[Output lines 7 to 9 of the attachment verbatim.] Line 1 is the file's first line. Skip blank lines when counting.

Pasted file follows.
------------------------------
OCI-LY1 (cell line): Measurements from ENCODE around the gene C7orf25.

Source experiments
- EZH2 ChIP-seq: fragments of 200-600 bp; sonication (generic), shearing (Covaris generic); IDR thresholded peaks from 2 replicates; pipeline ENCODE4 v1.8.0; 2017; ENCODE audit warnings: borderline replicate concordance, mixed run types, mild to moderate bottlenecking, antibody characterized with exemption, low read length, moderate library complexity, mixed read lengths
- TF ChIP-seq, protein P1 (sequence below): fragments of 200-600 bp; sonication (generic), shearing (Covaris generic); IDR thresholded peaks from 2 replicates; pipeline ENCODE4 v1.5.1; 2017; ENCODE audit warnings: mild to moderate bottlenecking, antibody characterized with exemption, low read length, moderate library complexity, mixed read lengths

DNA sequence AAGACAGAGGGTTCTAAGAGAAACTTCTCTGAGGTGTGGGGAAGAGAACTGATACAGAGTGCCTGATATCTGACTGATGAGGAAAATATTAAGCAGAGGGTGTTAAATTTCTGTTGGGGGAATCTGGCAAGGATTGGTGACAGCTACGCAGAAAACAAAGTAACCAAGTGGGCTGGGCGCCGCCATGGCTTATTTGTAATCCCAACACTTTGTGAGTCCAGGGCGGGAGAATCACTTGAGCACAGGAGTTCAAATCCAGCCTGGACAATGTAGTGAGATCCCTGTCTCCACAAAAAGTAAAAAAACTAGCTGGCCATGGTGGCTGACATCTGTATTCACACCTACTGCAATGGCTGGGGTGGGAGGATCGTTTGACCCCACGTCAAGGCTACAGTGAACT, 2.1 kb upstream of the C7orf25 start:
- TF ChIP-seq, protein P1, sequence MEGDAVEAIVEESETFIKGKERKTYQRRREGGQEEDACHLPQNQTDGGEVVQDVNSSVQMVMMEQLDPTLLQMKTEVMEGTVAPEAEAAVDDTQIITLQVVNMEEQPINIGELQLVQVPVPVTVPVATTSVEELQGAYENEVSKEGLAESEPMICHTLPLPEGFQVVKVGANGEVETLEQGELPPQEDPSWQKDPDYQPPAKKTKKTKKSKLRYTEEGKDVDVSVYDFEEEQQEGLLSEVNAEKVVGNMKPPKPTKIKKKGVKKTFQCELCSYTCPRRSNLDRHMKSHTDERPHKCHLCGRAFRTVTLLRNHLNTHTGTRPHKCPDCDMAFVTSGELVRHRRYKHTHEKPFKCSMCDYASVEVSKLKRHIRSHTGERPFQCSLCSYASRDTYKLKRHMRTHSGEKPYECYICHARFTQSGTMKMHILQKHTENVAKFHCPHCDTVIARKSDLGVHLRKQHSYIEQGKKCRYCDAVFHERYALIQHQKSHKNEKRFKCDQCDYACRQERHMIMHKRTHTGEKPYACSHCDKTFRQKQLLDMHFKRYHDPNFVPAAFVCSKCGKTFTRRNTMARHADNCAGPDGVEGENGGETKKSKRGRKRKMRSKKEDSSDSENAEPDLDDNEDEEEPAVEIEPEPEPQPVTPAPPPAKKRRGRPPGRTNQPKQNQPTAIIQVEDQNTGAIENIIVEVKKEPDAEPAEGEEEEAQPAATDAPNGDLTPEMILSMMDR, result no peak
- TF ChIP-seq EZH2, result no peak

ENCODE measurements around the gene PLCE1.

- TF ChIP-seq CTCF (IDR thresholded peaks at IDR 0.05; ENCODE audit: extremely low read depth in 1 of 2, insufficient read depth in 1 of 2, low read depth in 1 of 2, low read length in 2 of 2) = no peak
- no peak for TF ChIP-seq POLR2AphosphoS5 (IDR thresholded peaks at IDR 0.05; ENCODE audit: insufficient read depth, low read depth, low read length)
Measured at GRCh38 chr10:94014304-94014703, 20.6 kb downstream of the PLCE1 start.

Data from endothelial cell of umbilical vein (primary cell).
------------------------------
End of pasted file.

- TF ChIP-seq EZH2, result no peak

ENCODE measurements around the gene PLCE1.

- TF ChIP-seq CTCF (IDR thresholded peaks at IDR 0.05; ENCODE audit: extremely low read depth in 1 of 2, insufficient read depth in 1 of 2, low read depth in 1 of 2, low read length in 2 of 2) = no peak